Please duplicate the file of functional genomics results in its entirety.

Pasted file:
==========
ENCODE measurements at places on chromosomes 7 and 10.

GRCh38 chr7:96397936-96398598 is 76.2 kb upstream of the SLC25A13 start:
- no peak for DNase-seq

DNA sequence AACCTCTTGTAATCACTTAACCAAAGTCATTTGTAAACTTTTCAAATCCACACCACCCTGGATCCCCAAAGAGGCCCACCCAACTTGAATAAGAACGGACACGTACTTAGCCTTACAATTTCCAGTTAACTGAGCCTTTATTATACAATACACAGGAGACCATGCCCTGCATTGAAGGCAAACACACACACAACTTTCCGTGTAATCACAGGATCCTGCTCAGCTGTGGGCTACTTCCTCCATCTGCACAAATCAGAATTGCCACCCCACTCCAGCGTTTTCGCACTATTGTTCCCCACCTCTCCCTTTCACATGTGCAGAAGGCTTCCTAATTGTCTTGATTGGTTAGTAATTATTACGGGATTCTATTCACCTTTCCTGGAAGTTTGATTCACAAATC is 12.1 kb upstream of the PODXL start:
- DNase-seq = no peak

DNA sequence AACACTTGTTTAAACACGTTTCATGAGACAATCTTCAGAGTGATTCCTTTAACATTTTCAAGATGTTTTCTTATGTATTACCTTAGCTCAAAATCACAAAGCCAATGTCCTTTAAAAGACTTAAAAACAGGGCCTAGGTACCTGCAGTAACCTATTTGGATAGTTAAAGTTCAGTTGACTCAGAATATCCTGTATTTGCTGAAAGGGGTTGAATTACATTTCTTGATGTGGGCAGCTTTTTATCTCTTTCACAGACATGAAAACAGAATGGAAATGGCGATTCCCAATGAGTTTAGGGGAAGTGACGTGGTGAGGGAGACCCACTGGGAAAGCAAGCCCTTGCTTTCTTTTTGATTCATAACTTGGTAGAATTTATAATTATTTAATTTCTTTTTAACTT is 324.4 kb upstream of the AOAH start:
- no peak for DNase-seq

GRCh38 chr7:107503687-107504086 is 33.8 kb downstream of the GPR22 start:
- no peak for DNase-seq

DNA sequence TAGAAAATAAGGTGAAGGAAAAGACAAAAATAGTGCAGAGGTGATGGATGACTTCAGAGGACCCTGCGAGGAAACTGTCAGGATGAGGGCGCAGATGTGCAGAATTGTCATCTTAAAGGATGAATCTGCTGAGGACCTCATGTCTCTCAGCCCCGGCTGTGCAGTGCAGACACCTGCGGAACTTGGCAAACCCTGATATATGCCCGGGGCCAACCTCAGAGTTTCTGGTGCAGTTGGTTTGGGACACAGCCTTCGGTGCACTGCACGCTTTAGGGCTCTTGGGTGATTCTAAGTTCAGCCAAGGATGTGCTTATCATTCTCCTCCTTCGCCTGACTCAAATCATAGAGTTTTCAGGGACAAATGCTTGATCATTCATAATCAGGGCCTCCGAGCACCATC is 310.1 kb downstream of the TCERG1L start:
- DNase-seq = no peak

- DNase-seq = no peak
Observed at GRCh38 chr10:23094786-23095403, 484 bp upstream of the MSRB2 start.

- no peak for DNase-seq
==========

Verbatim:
ENCODE measurements at places on chromosomes 7 and 10.

GRCh38 chr7:96397936-96398598 is 76.2 kb upstream of the SLC25A13 start:
- no peak for DNase-seq

DNA sequence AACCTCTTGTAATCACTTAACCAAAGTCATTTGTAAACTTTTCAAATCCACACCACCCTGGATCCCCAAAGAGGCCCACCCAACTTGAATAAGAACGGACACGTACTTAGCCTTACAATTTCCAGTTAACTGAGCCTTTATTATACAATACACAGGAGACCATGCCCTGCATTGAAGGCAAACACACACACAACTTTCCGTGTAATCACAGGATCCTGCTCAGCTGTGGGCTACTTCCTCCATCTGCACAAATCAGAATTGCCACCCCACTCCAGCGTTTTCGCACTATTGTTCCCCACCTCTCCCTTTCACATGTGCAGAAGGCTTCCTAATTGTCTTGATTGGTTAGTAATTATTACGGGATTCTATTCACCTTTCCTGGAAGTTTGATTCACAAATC is 12.1 kb upstream of the PODXL start:
- DNase-seq = no peak

DNA sequence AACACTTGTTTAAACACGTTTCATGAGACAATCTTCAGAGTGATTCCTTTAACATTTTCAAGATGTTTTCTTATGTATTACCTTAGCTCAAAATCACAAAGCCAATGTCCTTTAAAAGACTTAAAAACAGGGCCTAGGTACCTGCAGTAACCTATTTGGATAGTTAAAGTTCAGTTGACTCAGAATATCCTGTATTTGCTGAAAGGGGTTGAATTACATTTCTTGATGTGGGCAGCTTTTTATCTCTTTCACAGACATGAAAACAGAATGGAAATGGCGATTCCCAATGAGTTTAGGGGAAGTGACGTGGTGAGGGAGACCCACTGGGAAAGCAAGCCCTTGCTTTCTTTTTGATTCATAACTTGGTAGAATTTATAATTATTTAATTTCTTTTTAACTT is 324.4 kb upstream of the AOAH start:
- no peak for DNase-seq

GRCh38 chr7:107503687-107504086 is 33.8 kb downstream of the GPR22 start:
- no peak for DNase-seq

DNA sequence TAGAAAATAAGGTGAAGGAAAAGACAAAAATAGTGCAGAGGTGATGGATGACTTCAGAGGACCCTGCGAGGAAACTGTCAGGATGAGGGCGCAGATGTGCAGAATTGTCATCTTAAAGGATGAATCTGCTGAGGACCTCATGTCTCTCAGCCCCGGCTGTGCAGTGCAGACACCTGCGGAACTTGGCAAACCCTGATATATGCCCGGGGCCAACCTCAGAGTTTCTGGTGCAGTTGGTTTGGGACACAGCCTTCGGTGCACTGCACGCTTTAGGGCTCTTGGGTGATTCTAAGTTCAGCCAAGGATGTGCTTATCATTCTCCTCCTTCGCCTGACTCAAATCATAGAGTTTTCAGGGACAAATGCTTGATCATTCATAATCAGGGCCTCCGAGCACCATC is 310.1 kb downstream of the TCERG1L start:
- DNase-seq = no peak

- DNase-seq = no peak
Observed at GRCh38 chr10:23094786-23095403, 484 bp upstream of the MSRB2 start.

- no peak for DNase-seq